DNR opposes legislation limiting environmental rules
Thursday, February 13, 2003
JEFFERSON CITY, Mo. -- Legislation intended to provide consistency between state environmental rules and federal guidelines would make it harder to protect Missouri citizens and resources, state regulators told a House committee on Wednesday.
The Department of Natural Resources opposes a bill sponsored by state Rep. Peter Myers, R-Sikeston, that would prohibit the department from imposing standards that are more strict than those set by the U.S. Environmental Protection Agency unless it can prove a need for tougher rules.
Scott Toten, director of DNR's Water Protection and Soil Conservation Division, told committee members that the bill would establish a burden of proof that would be "almost impossible" for the department to meet.
"It would restrict us from protecting the health and welfare of Missouri citizens and the environment and assumes the federal government knows all," Toten said.
Myers said the department is overreacting.
"DNR ought to be supporting this; it doesn't stop them from doing anything," Myers said. "I'm just saying DNR can't be more restrictive than the feds unless they have good cause."
The House Conservation and Natural Resources Committee heard primarily from the bill's opponents. In addition to DNR, they included environmental groups such as the Missouri Sierra Club that were concerned about the loss of local control over environmental decisions.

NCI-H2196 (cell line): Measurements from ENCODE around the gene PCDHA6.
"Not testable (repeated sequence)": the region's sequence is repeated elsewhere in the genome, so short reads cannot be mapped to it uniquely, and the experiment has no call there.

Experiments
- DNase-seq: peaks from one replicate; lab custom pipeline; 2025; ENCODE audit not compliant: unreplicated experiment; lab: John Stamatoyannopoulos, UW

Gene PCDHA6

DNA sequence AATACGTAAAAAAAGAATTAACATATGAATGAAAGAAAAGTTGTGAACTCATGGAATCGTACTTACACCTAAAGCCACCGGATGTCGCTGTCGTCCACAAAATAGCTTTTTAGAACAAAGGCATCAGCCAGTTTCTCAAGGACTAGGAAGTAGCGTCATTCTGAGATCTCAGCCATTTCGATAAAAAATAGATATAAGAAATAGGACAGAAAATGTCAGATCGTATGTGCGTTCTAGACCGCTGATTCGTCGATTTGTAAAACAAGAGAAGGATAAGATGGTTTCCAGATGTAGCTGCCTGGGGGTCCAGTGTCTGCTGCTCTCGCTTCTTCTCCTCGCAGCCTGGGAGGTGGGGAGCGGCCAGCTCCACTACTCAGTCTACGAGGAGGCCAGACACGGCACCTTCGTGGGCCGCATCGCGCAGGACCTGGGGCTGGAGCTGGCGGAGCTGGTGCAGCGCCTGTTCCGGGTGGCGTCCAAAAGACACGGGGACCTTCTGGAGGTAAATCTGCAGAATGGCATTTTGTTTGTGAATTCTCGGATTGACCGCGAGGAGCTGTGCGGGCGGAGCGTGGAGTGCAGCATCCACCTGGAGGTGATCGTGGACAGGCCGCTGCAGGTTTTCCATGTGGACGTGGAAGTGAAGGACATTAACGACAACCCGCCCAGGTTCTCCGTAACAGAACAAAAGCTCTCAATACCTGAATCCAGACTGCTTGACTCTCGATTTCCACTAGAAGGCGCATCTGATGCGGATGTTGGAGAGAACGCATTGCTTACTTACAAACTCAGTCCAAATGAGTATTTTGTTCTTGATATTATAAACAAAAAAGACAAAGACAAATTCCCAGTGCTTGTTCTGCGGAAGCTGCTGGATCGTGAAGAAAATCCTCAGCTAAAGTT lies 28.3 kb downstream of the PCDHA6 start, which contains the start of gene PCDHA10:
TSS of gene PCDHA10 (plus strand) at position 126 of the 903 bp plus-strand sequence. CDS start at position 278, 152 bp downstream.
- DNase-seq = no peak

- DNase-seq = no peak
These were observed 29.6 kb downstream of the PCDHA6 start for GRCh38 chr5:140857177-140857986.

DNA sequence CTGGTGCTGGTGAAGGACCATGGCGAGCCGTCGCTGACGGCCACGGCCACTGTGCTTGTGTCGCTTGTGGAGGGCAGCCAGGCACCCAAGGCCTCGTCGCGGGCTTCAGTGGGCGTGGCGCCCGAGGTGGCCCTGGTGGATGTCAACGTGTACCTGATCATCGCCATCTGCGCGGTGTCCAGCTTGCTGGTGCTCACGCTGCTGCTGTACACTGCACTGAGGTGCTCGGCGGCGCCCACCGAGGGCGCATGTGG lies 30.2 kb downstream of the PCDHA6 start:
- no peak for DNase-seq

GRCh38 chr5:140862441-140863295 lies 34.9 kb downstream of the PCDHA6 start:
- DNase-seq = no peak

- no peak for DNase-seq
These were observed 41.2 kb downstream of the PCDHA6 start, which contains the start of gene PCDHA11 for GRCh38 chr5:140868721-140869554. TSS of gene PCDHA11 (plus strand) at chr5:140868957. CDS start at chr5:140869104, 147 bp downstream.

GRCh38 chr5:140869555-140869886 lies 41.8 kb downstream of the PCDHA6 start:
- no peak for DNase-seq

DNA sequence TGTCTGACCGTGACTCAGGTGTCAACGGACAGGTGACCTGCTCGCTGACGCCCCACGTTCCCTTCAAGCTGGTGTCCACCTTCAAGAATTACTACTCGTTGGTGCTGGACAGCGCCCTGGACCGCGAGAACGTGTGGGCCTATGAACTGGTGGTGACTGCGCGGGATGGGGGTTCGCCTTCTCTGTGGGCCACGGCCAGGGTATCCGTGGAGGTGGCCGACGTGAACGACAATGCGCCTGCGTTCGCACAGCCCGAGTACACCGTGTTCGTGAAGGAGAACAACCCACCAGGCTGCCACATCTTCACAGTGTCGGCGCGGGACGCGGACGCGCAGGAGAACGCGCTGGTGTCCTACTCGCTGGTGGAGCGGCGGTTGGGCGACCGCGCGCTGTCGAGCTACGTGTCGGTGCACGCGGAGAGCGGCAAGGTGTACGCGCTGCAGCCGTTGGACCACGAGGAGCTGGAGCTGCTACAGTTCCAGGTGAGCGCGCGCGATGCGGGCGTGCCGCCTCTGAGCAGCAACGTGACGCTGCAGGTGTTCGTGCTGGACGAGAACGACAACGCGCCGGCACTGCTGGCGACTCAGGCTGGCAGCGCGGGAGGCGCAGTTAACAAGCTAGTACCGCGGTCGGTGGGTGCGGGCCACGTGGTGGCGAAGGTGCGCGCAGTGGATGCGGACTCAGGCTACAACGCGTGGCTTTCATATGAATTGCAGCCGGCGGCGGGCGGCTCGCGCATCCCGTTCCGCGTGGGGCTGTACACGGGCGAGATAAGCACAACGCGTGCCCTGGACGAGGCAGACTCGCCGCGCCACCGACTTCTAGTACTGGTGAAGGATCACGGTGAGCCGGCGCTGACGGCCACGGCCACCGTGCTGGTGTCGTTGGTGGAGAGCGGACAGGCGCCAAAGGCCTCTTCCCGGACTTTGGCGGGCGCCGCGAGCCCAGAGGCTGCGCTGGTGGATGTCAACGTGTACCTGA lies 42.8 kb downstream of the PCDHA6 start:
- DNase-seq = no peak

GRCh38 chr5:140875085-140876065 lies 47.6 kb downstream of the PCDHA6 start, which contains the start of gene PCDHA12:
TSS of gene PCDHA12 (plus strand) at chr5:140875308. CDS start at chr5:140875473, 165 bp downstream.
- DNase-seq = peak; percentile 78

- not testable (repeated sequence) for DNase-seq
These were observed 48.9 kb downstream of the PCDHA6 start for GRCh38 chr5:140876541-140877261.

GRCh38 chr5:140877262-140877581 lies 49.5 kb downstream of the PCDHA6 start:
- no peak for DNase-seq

Supporters such as the Missouri Chamber of Commerce, Associated Industries and Farm Bureau dominated the first day of testimony a week earlier. Those groups said the bill would help make Missouri a more business-friendly state by reducing burdensome and unneeded regulations.
Myers said he will make some changes to the measure to address legitimate concerns raised by some opponents. Most significantly, he will add a provision that would apply the new policy only to future DNR rules.
As currently written, the bill would require DNR to rewrite about 160 existing regulations that exceed EPA guidelines. As a result, the measure would cost the state at least $447,000 over the next three years to implement. Myers said providing a grandfather clause for current rules should substantially reduce that cost.
Jim Warner, director of DNR's Air and Land Conservation Division, said federal standards are outdated in many cases and nonexistent in others. Some EPA rules, he added, are broadly written because environmental conditions vary widely across the country. A critical issue for some states might not be a problem for others.
Warner said all DNR rules are based on sound science but predicted the bill would lead to a flood of lawsuits against the agency, creating a "full-employment act for lawyers."
James Klahr of the attorney general's office also said increased litigation under the bill is a concern for his boss, Attorney General Jay Nixon.
The bill is HB 215.